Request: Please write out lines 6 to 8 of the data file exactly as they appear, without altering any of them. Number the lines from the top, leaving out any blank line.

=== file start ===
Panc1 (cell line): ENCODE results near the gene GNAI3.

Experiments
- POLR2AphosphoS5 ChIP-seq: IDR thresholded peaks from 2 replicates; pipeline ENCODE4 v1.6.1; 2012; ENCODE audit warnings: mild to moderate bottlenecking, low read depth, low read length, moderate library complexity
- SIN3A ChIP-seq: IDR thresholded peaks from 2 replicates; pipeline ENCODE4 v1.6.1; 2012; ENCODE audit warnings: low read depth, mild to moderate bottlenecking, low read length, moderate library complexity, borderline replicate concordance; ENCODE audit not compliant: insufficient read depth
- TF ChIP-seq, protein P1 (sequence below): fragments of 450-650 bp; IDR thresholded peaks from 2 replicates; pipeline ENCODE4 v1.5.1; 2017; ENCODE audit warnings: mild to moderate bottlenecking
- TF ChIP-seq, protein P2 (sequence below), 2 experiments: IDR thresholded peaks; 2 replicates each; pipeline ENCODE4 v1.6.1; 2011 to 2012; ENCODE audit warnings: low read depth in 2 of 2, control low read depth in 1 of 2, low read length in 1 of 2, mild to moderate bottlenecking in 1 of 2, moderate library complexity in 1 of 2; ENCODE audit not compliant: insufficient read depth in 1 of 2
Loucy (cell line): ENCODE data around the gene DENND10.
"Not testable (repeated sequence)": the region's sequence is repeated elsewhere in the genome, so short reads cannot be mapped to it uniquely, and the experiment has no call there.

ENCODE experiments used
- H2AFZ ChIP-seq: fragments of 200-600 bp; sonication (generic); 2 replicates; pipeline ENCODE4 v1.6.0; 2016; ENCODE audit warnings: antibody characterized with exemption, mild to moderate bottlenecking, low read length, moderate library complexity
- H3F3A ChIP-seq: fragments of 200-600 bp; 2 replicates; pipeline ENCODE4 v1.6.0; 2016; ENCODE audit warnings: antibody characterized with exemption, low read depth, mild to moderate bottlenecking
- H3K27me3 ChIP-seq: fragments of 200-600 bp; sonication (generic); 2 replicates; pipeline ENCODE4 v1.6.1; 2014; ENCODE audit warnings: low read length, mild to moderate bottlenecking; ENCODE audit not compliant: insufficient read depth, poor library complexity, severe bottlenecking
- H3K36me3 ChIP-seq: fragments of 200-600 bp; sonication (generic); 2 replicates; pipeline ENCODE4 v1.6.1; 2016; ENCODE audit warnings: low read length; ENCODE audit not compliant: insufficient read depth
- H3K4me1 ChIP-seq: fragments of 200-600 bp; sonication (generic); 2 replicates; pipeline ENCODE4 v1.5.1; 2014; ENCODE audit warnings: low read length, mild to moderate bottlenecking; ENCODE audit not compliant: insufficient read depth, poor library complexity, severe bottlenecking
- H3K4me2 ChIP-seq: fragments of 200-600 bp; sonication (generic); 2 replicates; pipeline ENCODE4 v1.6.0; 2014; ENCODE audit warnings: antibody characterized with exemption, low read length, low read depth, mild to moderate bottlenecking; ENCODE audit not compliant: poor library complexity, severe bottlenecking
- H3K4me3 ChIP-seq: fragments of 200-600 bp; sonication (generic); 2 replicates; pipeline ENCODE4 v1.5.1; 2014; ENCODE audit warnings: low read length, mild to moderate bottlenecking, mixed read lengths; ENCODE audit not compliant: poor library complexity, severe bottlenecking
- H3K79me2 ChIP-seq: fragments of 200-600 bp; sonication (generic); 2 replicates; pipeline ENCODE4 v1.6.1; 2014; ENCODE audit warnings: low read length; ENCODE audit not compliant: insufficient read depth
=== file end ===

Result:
- TF ChIP-seq, protein P2 (sequence below), 2 experiments: IDR thresholded peaks; 2 replicates each; pipeline ENCODE4 v1.6.1; 2011 to 2012; ENCODE audit warnings: low read depth in 2 of 2, control low read depth in 1 of 2, low read length in 1 of 2, mild to moderate bottlenecking in 1 of 2, moderate library complexity in 1 of 2; ENCODE audit not compliant: insufficient read depth in 1 of 2
Loucy (cell line): ENCODE data around the gene DENND10.
"Not testable (repeated sequence)": the region's sequence is repeated elsewhere in the genome, so short reads cannot be mapped to it uniquely, and the experiment has no call there.